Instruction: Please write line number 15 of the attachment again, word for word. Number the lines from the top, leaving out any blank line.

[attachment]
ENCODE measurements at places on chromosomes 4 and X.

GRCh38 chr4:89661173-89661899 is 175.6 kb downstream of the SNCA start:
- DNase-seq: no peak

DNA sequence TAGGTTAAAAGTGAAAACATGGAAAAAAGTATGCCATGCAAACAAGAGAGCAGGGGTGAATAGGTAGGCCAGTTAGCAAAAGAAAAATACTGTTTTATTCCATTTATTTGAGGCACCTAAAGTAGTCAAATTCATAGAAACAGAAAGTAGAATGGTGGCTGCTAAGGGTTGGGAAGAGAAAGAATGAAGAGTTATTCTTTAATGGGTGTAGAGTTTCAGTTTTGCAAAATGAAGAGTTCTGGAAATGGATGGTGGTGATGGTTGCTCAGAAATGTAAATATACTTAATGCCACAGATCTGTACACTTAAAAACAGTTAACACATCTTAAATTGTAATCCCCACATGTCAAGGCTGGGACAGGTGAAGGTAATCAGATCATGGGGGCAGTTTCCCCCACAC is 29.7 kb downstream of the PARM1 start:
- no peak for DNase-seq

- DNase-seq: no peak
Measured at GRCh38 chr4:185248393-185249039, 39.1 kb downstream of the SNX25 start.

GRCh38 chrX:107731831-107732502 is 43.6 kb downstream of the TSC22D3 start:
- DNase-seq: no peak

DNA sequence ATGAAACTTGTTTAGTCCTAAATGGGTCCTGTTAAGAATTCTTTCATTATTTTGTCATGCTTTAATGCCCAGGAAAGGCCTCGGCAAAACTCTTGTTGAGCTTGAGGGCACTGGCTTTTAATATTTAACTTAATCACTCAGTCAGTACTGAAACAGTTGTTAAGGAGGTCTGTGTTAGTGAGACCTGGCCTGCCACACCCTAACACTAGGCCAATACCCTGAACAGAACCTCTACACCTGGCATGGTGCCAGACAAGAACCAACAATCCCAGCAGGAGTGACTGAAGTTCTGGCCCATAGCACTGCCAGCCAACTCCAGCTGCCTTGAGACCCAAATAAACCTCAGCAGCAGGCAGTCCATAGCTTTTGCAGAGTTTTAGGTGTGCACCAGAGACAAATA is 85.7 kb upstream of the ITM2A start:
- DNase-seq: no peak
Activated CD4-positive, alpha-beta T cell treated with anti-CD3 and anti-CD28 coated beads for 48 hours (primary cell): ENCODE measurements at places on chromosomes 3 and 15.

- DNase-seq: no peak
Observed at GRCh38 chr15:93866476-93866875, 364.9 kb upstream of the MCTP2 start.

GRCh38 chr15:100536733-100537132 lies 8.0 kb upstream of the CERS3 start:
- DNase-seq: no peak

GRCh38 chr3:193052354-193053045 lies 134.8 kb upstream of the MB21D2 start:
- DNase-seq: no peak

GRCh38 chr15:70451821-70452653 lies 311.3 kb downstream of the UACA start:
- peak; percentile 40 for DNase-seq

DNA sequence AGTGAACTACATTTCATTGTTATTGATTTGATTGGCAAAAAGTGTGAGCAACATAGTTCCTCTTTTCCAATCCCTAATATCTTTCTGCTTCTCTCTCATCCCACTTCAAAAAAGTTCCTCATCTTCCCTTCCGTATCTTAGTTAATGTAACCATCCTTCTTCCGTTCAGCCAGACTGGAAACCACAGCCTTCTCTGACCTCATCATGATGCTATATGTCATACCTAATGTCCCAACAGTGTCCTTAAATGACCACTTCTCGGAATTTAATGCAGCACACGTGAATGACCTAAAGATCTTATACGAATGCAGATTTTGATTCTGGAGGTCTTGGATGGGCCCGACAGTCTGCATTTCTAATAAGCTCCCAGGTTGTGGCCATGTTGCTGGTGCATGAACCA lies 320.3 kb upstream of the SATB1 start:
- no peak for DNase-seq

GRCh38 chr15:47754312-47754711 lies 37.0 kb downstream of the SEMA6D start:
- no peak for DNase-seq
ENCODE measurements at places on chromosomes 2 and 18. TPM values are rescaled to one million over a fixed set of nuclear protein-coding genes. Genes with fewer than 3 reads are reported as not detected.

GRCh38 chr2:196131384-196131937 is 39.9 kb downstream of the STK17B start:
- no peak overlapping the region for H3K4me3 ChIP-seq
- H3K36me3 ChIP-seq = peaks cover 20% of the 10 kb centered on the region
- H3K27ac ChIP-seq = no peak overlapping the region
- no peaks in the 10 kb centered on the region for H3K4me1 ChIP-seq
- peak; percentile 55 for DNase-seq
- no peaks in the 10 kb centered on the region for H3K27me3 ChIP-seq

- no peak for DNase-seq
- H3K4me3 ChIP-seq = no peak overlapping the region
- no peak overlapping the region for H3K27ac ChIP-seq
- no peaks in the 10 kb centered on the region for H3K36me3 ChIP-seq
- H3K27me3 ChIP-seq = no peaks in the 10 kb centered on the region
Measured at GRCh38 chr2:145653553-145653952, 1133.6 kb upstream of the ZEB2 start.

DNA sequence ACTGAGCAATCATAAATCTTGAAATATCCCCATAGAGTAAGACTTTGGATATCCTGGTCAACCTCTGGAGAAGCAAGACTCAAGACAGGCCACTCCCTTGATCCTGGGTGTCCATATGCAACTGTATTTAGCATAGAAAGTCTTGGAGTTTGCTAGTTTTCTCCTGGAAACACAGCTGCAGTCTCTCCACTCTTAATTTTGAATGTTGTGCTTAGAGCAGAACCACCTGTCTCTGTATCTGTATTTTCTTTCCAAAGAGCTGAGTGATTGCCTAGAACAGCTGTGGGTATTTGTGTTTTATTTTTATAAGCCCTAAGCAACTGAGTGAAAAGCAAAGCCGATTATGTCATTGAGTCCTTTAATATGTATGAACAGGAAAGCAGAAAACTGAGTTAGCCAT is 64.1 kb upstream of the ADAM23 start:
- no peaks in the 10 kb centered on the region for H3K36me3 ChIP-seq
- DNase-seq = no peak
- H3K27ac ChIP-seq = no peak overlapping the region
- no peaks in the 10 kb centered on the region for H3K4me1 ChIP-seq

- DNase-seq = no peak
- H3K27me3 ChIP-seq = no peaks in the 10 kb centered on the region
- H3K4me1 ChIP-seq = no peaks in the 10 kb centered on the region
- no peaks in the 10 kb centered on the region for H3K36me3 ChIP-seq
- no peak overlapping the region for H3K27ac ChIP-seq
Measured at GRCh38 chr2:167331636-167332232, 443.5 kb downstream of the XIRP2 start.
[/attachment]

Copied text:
GRCh38 chr15:100536733-100537132 lies 8.0 kb upstream of the CERS3 start: